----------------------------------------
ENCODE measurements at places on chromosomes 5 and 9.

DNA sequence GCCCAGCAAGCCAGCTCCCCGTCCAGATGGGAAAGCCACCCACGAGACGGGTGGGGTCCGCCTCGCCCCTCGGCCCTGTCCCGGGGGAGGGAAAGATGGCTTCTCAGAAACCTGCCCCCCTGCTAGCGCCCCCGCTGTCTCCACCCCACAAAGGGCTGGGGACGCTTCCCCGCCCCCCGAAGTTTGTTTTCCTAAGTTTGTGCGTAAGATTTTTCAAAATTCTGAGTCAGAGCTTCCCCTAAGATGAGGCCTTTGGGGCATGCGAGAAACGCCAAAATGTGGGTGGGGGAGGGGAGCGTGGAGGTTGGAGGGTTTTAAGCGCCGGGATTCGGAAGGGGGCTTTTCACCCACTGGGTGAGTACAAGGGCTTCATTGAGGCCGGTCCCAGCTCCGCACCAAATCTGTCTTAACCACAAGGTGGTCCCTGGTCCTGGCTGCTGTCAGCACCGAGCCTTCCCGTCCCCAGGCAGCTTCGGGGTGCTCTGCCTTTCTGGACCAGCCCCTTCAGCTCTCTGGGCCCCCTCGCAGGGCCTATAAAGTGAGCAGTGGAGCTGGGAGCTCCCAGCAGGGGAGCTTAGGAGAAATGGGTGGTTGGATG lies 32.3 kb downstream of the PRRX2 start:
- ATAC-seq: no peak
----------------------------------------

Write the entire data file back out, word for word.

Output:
ENCODE measurements at places on chromosomes 5 and 9.

DNA sequence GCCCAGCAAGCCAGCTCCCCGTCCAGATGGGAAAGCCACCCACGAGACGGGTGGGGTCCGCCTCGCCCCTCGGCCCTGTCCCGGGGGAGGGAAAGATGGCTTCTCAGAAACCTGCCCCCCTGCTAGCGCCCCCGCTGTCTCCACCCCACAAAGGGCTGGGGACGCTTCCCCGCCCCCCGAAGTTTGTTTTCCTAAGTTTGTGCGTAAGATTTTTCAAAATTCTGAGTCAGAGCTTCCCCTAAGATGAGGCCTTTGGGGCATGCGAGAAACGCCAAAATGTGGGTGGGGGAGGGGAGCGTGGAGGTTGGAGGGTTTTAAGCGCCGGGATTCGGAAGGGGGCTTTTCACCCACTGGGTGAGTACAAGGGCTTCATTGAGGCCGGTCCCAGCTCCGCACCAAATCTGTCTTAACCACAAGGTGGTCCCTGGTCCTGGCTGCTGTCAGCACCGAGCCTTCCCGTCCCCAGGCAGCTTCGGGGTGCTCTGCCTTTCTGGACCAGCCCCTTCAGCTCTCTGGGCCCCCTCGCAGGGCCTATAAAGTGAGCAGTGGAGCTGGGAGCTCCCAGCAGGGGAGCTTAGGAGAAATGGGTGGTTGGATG lies 32.3 kb downstream of the PRRX2 start:
- ATAC-seq: no peak